Speaking to an Elliott School audience, Corus International Chief Humanitarian Officer Tamara Demuria says the ripple effect of Russia’s invasion is profound.
By Nick Erickson
The Russian invasion of Ukraine came in like a tidal wave in late February, with months—years, for that matter—worth of tension boiling over into a continuous bombardment decimating populated cities and displacing families. These horrific images of smoldering ruins and Ukrainian civilians crowding subway platforms for both refuge out of the country and shelter from the explosions above have been seared into minds throughout the world.
But Corus International Chief Humanitarian Officer Tamara Demuria says the ripple effect of that tidal wave is proving to be just as profound. Demuria, who returned last week from a humanitarian assistance trip to Ukraine, spoke to a virtual George Washington University Elliott School of International Affairs audience Tuesday about the situation in Ukraine going forward.
As moderator Sean Roberts, Elliott School professor and director of the international development studies master’s program, pointed out, much had been done in Ukraine since 2014 in terms of development within the country and trying to bring it into the fold of the European Union.
The setbacks caused by the Russian invasion have significantly hindered that economic and social progress and potential, and one of the aspects less covered is how debilitating this conflict is going to be to Ukraine’s recovery. It’s as though the development ladder the country had been using to climb toward EU membership has been taken out from under them, and that must be considered when thinking about how to best help the Ukrainian population.
“What we have been seeing and hearing of stories in Ukraine are really emotional, but it also requires longer-term thinking and a little bit of a different approach because of the sophisticated needs of the population that have been advanced significantly when it comes to technology, as well as economic development indicators,” Demuria said.
While immersed in the heart of the conflict on her trip with Corus International, Demuria talked to citizens and both heard and saw some of the nuances that will require delicate handling in building the country back up.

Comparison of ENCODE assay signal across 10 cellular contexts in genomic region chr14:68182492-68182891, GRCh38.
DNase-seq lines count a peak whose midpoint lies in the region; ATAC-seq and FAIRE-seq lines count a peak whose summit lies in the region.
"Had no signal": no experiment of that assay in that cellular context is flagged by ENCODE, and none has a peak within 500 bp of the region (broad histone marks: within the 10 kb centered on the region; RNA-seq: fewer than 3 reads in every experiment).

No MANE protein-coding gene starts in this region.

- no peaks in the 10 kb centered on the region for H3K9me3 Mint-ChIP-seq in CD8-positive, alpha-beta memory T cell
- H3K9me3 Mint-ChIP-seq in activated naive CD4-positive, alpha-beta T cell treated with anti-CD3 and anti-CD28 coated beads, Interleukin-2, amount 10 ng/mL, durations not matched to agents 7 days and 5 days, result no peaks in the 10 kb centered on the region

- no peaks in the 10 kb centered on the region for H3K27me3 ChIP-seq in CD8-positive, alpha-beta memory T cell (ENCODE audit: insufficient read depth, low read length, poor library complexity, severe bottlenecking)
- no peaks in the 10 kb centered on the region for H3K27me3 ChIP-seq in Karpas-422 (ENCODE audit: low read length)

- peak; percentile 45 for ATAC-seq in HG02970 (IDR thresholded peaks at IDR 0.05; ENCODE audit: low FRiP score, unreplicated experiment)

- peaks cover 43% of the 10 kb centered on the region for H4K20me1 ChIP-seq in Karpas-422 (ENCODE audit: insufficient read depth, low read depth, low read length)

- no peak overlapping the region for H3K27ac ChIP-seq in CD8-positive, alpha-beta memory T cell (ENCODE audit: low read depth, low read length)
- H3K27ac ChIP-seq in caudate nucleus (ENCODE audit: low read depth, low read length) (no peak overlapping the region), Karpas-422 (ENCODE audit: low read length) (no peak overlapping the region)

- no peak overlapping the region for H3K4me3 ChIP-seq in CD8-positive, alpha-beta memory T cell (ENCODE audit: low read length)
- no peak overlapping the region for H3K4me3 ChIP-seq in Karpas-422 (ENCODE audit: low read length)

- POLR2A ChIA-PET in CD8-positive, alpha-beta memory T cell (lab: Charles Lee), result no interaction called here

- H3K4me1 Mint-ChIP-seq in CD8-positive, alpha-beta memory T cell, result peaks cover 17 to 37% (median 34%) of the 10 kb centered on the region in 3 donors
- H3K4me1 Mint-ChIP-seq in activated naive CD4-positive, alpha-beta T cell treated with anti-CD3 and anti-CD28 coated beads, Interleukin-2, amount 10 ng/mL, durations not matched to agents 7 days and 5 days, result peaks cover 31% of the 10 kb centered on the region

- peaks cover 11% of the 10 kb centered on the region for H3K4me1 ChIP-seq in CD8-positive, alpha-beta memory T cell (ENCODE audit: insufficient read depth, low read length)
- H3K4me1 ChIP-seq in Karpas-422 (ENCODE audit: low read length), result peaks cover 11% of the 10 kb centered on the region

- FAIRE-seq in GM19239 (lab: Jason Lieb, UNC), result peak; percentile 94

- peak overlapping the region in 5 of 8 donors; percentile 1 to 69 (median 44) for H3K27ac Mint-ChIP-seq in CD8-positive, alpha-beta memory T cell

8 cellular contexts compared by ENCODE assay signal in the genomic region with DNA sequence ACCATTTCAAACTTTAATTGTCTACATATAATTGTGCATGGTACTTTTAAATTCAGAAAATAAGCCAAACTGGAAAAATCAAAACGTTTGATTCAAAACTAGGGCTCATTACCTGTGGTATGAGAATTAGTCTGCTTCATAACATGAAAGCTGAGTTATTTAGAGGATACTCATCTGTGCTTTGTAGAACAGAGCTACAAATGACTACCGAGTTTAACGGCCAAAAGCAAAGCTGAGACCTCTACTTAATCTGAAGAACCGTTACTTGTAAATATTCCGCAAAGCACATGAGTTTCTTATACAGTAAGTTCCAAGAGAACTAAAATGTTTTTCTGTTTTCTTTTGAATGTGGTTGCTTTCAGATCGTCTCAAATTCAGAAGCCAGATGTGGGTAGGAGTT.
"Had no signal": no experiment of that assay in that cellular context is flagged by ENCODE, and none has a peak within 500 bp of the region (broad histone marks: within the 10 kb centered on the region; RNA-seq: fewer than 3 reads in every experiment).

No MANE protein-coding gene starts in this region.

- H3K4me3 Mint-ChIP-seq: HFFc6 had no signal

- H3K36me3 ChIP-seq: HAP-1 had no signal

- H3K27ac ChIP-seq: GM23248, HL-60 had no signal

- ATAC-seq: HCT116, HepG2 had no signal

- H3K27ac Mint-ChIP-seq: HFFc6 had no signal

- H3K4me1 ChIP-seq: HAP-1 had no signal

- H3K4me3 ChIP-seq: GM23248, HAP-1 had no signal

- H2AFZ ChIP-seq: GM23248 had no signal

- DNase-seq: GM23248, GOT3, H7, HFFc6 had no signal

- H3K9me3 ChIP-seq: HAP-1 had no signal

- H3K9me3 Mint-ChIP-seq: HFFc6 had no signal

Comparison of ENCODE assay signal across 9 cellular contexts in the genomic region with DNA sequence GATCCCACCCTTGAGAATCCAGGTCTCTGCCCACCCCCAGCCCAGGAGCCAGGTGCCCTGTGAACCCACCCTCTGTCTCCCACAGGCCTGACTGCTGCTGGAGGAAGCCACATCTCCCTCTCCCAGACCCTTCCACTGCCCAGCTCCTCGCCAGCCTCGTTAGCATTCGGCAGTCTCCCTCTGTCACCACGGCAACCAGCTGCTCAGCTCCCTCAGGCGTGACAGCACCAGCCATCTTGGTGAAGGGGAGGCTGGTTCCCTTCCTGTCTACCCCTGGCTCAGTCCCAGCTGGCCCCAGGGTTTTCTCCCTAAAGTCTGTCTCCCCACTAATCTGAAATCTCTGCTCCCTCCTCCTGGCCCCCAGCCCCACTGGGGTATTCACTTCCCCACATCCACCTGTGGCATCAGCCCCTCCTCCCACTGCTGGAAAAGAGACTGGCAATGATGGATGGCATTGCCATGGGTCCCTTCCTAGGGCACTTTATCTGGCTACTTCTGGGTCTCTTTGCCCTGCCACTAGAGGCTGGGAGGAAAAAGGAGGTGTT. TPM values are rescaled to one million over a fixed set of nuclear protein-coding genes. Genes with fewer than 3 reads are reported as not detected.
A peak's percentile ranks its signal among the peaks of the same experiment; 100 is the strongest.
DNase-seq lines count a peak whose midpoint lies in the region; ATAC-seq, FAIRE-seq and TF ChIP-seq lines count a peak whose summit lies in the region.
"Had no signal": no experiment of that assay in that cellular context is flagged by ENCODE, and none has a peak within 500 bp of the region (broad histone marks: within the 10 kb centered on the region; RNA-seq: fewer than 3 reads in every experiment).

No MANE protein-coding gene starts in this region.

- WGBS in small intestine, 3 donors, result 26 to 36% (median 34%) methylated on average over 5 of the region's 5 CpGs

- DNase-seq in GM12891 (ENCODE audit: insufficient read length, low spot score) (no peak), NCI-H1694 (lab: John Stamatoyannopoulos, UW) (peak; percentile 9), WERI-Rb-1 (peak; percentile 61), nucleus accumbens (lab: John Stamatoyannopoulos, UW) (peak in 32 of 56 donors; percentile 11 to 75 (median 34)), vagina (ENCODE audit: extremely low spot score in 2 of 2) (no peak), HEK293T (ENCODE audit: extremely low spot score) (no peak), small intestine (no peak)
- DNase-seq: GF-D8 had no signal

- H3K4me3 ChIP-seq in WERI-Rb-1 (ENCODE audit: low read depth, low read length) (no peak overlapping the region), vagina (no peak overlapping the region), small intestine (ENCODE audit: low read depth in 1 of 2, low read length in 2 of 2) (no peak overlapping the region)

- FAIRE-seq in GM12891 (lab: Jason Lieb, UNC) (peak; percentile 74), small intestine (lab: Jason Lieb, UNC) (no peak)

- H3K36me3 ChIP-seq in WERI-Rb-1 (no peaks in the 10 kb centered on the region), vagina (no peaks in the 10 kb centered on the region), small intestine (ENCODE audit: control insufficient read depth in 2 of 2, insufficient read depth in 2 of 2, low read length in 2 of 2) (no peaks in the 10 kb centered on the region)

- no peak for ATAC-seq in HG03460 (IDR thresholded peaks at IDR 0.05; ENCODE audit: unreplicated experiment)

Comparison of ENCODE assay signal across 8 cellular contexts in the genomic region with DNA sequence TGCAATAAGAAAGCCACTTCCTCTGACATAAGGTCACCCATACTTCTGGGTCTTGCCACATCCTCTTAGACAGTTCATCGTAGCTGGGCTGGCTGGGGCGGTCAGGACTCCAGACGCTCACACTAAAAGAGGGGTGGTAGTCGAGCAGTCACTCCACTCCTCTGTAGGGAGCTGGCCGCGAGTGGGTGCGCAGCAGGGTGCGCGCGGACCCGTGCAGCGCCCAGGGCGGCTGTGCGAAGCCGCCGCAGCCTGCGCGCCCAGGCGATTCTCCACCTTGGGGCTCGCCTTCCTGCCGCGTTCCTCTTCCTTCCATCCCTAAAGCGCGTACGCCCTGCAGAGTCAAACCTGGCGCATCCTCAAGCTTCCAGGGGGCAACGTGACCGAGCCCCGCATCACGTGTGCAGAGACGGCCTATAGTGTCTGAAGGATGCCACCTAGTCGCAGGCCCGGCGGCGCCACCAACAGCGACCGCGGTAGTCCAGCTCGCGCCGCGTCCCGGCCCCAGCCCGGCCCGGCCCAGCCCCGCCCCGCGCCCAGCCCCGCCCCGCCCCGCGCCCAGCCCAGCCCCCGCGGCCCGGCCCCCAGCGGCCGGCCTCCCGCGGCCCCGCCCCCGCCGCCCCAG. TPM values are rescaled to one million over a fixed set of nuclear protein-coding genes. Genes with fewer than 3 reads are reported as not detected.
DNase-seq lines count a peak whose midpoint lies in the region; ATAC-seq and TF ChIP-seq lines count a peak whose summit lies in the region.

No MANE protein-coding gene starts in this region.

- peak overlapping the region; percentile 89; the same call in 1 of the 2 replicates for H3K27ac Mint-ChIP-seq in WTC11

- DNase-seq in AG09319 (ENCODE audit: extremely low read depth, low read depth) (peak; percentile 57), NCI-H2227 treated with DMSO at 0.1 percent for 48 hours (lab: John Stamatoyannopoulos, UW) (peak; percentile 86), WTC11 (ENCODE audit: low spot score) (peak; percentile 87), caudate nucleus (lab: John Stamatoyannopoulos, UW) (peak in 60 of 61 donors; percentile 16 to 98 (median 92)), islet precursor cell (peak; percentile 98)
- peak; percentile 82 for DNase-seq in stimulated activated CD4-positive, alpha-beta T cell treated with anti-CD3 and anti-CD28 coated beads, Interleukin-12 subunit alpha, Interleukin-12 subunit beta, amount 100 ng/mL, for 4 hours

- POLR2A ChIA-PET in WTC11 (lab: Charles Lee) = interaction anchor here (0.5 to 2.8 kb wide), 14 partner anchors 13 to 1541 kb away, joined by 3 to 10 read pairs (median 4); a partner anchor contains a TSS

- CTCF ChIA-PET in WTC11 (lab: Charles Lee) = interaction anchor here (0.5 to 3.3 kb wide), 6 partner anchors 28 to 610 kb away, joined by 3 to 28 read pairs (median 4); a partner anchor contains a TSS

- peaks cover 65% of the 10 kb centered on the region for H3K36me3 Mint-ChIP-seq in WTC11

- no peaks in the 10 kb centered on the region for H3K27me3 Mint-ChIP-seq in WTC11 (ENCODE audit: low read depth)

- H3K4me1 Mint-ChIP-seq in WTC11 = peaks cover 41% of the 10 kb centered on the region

That’s why it was particularly advantageous for someone who has been there to speak to GW and the international affairs researchers, teachers and students it houses.
“It’s difficult to know from afar,” Roberts said. “We only see the most egregious acts in the media.”
Demuria laid out a laundry list of falling dominoes impacting the country with over one-third of its population displaced:
- Chronic illness and underlying health problems are both on the rise as people seek refuge and find themselves away from primary health care providers, which makes it nearly impossible to receive proper and timely treatment. Negative coping mechanisms such as alcohol and substance abuse have also been on the rise.
- It hasn’t been safe in many parts of the country for in-person learning at schools—buildings that have also been subjected to bombings. That means children, who already have had COVID-19 disrupt their educational trajectories, are falling behind. There is a growing concern for the mental and psychological harm this will cause in children, and there’s no telling when they will be able to return to the classroom with the fluidity of the war.
- The bombings have also disrupted technology and stable internet connections in the area, making it harder to hold a virtual classroom or office. Demuria said much of the population has not been able to maintain their jobs in a virtual space. Technological difficulties also make it more difficult to apply for humanitarian aid.
- Regarding the economy, about 30% of Ukraine’s agricultural land is currently occupied or unsafe. That’s also significant for the global economy as the sunflower support Ukraine provides for oil supplies will be impacted. The war has also hindered Ukraine’s business and entrepreneurial capabilities.
- There is a spike in sexual and gender-based violence. “Rape has become a weapon of war,” Demuria said. These assault victims are also being treated clinically instead of comprehensively, said Demuria, who added that many sexual assaults in Ukraine go undetected. That, too, causes great psychological distress, and the governments and institutions haven’t had many resources to offer there since it is an all-hands-on-deck approach to fighting the war.
All these factors have added up to take a toll on mental and psychological health within the country. This is all, of course, in addition to the constant fear for their lives.
From a humanitarian aspect, Demuria said international groups such as hers will have to invest back into the Ukrainian society rather than run parallel systems to make sure they are empowering the local population to move on, sustain and build on top of what they have to offer.
“It will be really identifying these long-term investment options to get (Ukraine) back on its feet,” Demuria said.
To give Ukraine a hand back up will require a careful effort. Demuria advises against random volunteering as it all must add up to strengthening the existing systems put in place. Essentially, rather than build a different ladder, humanitarian groups and volunteer efforts must help Ukrainians pick up their own ladder swept from underneath them. She suggested logging on to the United Nations Office of Coordination and Humanitarian Affairs website to find trained humanitarian organizations to work with and noted that small things do add up.
“A lot of these organizations are listed and also list the domain they work in,” Demuria said. “The best way would be to get ahold of them, learn what are the best stances against these sensitive topics and take it from there.
“These baby or leapfrog steps are what keep us going.”